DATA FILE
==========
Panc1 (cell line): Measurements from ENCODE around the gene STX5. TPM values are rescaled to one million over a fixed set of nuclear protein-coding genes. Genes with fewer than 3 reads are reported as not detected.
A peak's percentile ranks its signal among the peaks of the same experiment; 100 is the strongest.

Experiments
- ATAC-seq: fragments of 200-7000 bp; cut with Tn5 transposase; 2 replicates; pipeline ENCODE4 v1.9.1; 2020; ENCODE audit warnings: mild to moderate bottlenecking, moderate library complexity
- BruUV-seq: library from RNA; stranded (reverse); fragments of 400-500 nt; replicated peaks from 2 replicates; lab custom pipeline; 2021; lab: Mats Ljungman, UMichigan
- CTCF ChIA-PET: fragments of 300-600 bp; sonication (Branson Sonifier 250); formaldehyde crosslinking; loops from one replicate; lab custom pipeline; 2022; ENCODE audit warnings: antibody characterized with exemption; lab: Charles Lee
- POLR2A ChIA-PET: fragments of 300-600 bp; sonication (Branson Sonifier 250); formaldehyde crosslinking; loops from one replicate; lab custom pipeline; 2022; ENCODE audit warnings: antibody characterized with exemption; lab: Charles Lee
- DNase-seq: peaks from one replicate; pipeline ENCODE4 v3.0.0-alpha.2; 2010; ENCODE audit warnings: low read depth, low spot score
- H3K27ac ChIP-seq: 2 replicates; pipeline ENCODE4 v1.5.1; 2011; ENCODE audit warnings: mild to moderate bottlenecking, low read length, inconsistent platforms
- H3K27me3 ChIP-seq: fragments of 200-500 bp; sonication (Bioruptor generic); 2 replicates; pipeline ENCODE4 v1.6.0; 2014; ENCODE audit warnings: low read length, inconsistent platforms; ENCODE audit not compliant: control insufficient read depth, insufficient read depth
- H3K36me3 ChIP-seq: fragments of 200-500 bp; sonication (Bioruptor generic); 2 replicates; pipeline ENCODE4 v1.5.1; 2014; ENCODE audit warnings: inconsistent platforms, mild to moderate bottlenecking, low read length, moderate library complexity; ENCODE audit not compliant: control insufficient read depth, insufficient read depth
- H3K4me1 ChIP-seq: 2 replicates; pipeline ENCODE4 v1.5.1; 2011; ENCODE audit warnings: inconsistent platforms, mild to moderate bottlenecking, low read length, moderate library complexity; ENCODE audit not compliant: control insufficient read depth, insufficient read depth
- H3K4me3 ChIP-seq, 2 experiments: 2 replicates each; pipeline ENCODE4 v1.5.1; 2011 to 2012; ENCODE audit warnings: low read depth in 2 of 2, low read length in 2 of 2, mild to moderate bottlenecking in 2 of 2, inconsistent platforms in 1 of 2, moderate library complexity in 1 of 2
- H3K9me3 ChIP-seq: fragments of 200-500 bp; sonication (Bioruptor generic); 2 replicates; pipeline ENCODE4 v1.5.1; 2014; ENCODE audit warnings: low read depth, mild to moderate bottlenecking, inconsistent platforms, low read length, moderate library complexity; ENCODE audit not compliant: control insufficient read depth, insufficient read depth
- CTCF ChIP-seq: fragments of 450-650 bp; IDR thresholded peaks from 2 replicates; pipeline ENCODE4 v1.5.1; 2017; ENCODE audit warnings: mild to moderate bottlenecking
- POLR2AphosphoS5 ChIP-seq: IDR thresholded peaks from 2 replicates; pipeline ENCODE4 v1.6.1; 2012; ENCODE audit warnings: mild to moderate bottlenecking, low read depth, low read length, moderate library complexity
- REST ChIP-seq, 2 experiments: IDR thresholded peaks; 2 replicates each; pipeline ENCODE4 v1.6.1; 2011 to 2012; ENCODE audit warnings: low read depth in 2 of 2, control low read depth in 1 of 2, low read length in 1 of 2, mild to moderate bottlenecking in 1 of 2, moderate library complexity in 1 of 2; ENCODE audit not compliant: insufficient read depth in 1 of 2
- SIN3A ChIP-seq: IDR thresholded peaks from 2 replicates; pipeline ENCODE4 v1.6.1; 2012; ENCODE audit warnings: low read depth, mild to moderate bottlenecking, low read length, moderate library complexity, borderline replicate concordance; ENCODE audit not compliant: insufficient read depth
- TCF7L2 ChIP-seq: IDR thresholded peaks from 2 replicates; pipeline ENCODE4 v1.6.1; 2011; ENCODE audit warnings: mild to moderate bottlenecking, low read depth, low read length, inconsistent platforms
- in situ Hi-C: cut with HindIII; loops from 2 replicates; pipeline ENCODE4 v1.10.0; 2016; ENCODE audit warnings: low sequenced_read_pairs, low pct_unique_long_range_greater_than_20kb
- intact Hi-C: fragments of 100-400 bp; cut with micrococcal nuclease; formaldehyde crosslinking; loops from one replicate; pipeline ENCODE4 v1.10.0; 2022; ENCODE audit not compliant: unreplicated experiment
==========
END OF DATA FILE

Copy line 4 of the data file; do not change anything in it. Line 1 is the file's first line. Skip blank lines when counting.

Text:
- ATAC-seq: fragments of 200-7000 bp; cut with Tn5 transposase; 2 replicates; pipeline ENCODE4 v1.9.1; 2020; ENCODE audit warnings: mild to moderate bottlenecking, moderate library complexity